Eventually there was a commotion and argument at the entrance door then two Luftwaffe segeants appeared. They had come to collect me and demanded I was released from handcuffs into their charge. The Gestapo was reluctant and there were phone calls and strong words but after exchanging documents I was walked out of this Headquarters with the two Feldwebels. One spoke good English and told me his father had been a lecturer at Imperial College in London before being interned when War started. They told me I was lucky, the Gestapo wanted to keep me but the Station Master at Hermeskeil had told the Luftwaffe the circumstances and I was their "Kriegsgefangener". We made our way, slowly and easily, to an Army Prison. It had been a Convent, set on a hillside overlooking the river with gardens and green fields around.

 

The Army Sergeant in charge was cheerful and professional, he soon provided a plateful of food and coffee. I was led upstairs to my cell, it was a small room on the top floor - with much laughter he wrote on the name board outside "Der englische Major". I was allowed to have the window open for a time, it was a wonderful view across the Mosel as the sun was setting, such sweet fresh air, the cathredal bells and piece - war seemed a long way from this convent. I slept well and next morning the Luftwaffe sergeants came to collect me. We talked as we took a tram-ride to the Luftwaffe Aerodrome on the outskirts of Trier, they told me it was a training station for pilots. I was deposited quite formally to the Guardroom then later taken to the Commanding Officer's office. He was tern and efficient with no nonsense, his English was good and his questions brief, satisfied with my replies I was handed back to my two Feldwebels who took me to their own quarters. At last, a good wash, shave and clean up, time was pressing as we had a train to catch to Frankfurt. We mingled with the crowds at the station, some were refugees from bombed towns, some on this Monday returning to work. At last the train came in and we found a comfortable compartment, it was an uneventful journey which ended in sunshine at Frankfurt. My escorts soo found an Army office and managed to beg cups of coffee. Finally a short ride to the Dulag Luft at Oberursel, farewell to my Lufwaffe Sergeants and I was taken in as another Kriegsgefangener.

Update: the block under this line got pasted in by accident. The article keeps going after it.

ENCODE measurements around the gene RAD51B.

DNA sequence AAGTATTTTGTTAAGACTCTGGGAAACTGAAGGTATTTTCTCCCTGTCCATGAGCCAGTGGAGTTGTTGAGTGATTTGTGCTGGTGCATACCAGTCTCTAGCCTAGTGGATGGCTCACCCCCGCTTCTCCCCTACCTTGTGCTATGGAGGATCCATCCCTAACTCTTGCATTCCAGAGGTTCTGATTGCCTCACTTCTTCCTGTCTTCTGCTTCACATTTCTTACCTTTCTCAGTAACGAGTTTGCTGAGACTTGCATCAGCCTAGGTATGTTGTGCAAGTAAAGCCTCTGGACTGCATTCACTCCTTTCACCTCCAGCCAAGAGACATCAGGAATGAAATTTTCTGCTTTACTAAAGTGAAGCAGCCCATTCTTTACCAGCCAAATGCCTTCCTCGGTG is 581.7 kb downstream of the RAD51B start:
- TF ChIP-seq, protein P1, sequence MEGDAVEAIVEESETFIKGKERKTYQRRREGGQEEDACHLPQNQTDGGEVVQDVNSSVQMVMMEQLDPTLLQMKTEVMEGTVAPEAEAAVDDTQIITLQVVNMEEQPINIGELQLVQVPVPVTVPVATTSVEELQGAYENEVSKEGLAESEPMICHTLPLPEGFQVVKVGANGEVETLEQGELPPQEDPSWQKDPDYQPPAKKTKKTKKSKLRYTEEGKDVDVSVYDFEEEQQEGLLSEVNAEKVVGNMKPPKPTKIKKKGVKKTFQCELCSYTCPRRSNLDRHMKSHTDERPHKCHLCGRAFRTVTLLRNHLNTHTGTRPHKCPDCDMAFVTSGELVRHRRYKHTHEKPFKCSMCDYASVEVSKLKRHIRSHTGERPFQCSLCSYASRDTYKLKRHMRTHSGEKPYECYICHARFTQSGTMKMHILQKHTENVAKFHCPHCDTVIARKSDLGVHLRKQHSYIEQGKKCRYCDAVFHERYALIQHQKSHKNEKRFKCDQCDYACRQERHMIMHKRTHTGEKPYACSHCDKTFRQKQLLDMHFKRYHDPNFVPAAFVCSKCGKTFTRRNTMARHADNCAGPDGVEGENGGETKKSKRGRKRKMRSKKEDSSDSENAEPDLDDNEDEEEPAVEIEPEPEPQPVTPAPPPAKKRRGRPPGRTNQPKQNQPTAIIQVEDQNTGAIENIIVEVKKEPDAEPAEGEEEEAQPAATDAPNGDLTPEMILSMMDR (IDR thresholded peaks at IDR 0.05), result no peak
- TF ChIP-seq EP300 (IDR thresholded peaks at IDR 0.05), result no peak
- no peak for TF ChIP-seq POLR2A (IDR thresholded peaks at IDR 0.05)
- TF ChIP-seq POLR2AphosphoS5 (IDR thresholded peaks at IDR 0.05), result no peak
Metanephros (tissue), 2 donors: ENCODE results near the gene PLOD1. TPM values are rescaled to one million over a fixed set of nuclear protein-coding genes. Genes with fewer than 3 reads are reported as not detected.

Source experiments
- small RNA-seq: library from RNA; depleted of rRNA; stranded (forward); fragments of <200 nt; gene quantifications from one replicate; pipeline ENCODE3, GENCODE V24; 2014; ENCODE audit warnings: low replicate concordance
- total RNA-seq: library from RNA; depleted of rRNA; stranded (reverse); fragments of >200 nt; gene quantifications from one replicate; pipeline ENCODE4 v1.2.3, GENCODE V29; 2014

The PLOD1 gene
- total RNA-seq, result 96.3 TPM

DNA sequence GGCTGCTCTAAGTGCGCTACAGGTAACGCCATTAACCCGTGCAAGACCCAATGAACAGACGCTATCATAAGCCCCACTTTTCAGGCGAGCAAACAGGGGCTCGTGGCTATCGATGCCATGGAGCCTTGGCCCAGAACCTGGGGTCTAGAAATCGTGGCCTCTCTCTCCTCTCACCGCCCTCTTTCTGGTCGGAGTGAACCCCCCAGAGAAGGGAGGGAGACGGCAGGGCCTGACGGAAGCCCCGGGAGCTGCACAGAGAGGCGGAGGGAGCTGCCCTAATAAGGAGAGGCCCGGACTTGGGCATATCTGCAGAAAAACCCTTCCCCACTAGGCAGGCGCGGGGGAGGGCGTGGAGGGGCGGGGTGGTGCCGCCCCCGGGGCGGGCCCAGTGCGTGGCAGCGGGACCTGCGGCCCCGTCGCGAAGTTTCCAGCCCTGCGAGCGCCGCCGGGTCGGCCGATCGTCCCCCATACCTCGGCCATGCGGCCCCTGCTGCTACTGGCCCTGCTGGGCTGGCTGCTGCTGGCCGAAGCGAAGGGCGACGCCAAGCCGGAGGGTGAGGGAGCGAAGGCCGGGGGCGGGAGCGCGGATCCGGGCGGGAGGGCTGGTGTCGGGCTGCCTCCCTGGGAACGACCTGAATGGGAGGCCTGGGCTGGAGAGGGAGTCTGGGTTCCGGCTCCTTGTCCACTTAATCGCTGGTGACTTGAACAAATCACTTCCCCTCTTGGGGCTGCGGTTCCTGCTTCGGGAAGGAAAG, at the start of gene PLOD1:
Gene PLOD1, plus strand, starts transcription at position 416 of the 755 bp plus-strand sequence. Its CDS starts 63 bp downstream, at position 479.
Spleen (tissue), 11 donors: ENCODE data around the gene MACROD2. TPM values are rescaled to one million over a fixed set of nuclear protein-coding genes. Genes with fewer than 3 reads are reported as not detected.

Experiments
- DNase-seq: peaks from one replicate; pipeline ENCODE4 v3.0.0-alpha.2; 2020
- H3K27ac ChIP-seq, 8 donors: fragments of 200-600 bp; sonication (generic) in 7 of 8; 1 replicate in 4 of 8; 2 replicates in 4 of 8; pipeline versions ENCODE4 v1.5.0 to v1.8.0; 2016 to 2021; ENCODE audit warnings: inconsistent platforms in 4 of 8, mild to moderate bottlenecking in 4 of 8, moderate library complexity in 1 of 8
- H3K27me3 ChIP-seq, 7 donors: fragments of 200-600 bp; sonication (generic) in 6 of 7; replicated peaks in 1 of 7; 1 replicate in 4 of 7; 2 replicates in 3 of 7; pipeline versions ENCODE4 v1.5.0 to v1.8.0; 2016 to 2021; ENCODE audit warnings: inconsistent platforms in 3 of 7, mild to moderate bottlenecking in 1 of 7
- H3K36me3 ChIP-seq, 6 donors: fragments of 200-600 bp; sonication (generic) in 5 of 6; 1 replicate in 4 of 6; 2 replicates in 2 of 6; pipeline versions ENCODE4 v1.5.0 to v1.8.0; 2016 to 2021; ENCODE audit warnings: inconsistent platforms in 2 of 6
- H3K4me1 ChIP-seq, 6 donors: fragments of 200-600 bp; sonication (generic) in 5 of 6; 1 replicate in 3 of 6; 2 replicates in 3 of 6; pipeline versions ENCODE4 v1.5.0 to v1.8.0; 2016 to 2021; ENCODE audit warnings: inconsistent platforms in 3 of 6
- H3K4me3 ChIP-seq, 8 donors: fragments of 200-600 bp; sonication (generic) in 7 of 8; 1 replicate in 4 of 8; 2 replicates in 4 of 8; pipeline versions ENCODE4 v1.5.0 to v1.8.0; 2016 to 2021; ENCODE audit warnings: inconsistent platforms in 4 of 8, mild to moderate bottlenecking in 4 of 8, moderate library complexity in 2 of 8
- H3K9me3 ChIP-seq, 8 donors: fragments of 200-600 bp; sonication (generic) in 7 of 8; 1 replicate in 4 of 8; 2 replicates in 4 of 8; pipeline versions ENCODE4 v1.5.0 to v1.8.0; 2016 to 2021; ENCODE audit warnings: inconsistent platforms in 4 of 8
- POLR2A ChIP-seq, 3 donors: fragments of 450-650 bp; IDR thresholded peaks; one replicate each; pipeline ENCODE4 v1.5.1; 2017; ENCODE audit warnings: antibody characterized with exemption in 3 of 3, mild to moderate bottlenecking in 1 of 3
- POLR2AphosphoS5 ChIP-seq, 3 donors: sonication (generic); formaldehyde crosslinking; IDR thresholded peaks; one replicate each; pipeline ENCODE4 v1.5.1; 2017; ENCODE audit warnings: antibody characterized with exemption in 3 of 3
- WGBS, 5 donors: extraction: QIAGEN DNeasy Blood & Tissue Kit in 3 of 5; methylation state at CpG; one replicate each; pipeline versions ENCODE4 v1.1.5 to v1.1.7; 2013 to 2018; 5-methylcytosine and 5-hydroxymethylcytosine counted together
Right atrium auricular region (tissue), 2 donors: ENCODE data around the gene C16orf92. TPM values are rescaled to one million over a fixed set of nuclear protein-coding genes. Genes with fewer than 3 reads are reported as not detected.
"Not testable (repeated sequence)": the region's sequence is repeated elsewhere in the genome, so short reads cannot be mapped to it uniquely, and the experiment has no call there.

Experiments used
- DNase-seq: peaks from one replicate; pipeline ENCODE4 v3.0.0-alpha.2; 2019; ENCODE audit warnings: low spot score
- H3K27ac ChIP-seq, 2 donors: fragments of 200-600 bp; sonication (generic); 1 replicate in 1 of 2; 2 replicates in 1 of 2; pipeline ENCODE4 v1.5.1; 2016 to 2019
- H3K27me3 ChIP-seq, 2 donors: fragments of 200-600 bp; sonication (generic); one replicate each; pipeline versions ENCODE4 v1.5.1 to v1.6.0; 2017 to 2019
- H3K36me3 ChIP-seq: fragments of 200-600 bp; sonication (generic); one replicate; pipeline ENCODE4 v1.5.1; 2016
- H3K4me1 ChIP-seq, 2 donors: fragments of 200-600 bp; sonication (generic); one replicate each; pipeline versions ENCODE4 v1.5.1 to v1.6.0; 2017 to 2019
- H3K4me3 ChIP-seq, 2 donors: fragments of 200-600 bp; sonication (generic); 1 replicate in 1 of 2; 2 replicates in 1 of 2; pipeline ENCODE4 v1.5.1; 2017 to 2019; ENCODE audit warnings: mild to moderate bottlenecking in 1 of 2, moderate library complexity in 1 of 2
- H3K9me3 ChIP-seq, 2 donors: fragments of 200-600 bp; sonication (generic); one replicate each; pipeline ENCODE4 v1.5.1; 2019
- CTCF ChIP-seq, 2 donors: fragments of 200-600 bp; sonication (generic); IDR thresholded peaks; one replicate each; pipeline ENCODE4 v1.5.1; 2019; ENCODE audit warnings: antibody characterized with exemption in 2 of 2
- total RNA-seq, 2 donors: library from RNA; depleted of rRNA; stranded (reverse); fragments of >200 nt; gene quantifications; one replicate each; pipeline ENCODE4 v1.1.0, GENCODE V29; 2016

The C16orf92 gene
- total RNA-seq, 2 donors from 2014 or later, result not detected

Epiloge

 

I must have looked very dirty and dishevelled when I was captured. Nevertheless everyone was so understanding and even friendly - the German Army and Luftwaffe were absolutely correct and professional, the people on the trains and stations and even the girls we spoke to at Trier Station, who were evacuees from Wuppertal, emphasised the closeness between our two nations. Only the men of the Gestapo and Party fanatics were happy with the war and full of hatred. This atmosphere was still very evident at the end of hostilities when I was in a huge Kriegsgefangenenlager at Luckenwalde, about 50 kms south of Berlin. We were liberated by the Russian Army advanced troops, I was put in charge of the Camp Buildings and engineering services, so I had quite a close contact with the people of Luckenwalde. It took nearly a month before the Russians allowed us to cross the Elbe River, we went to the Luftwaffe Base at Halle and were then flown home.

Historische Forschungen · Roland Geiger · Alsfassener Straße 17 · 66606 St. Wendel · Telefon: 0 68 51 / 31 66